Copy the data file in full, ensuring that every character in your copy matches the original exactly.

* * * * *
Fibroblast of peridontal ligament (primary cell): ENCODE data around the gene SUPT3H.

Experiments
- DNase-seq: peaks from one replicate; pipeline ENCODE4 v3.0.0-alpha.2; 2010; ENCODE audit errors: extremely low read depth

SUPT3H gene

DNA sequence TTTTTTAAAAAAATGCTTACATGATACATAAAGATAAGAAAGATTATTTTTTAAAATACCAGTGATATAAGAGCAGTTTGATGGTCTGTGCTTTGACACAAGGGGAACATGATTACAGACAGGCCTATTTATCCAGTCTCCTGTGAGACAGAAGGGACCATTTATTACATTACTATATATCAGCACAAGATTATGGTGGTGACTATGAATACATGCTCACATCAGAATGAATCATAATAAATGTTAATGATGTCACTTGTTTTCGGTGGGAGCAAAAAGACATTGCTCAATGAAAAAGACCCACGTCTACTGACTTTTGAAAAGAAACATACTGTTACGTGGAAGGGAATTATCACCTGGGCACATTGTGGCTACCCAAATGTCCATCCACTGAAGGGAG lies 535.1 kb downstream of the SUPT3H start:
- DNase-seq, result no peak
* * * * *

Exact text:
Fibroblast of peridontal ligament (primary cell): ENCODE data around the gene SUPT3H.

Experiments
- DNase-seq: peaks from one replicate; pipeline ENCODE4 v3.0.0-alpha.2; 2010; ENCODE audit errors: extremely low read depth

SUPT3H gene

DNA sequence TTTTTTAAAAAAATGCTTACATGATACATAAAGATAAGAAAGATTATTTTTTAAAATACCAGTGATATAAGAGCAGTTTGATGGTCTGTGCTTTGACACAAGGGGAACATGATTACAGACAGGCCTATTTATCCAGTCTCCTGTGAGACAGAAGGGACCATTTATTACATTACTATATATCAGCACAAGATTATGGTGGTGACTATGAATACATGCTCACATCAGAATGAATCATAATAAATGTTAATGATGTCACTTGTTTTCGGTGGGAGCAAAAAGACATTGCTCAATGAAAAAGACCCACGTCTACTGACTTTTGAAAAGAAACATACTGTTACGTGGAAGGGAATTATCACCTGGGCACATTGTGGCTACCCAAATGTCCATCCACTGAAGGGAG lies 535.1 kb downstream of the SUPT3H start:
- DNase-seq, result no peak